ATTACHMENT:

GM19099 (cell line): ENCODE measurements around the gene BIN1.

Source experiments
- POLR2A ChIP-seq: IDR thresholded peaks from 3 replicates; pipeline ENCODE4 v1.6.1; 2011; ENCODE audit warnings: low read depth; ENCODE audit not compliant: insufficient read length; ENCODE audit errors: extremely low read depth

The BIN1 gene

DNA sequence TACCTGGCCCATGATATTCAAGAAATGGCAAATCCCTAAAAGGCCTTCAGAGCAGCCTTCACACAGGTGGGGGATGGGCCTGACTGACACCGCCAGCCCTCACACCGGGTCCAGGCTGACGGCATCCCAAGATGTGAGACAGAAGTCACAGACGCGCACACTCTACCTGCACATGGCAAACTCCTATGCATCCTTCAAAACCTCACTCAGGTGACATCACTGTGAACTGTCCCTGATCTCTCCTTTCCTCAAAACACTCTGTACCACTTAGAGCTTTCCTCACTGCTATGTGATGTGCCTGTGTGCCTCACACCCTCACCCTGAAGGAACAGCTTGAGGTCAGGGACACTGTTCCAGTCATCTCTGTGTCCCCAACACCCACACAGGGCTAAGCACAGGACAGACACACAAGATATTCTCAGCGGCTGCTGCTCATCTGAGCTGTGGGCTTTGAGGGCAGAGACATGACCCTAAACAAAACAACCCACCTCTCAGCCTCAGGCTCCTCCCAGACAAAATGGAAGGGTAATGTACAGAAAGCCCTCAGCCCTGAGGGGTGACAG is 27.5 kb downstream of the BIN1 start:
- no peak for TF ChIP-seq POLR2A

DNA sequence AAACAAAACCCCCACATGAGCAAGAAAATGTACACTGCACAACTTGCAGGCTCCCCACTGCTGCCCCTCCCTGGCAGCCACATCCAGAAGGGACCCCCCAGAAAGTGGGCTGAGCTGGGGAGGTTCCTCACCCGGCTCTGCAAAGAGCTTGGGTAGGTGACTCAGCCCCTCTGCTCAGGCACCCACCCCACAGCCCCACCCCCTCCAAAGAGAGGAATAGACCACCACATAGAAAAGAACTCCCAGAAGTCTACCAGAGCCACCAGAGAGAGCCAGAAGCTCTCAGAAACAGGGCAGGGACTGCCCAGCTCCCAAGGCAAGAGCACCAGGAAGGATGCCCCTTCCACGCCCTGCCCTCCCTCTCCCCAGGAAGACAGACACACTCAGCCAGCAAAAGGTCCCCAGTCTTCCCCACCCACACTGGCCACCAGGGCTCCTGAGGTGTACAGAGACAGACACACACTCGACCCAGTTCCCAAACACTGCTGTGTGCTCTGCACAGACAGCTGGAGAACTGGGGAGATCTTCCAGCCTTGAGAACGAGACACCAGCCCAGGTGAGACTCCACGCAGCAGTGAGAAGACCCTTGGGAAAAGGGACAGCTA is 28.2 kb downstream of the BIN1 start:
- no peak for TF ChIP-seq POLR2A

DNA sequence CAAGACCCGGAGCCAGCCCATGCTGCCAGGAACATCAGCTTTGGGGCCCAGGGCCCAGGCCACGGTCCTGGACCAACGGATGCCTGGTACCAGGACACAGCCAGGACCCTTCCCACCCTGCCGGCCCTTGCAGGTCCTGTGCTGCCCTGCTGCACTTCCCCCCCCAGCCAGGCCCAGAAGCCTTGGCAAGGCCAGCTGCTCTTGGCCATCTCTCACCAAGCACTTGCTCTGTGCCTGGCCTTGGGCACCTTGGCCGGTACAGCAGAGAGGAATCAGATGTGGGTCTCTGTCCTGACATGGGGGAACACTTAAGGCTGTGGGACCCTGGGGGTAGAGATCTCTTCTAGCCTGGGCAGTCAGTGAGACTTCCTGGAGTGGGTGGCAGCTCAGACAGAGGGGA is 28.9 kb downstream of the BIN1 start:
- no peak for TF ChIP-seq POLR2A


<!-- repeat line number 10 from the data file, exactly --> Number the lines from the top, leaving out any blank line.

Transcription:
- no peak for TF ChIP-seq POLR2A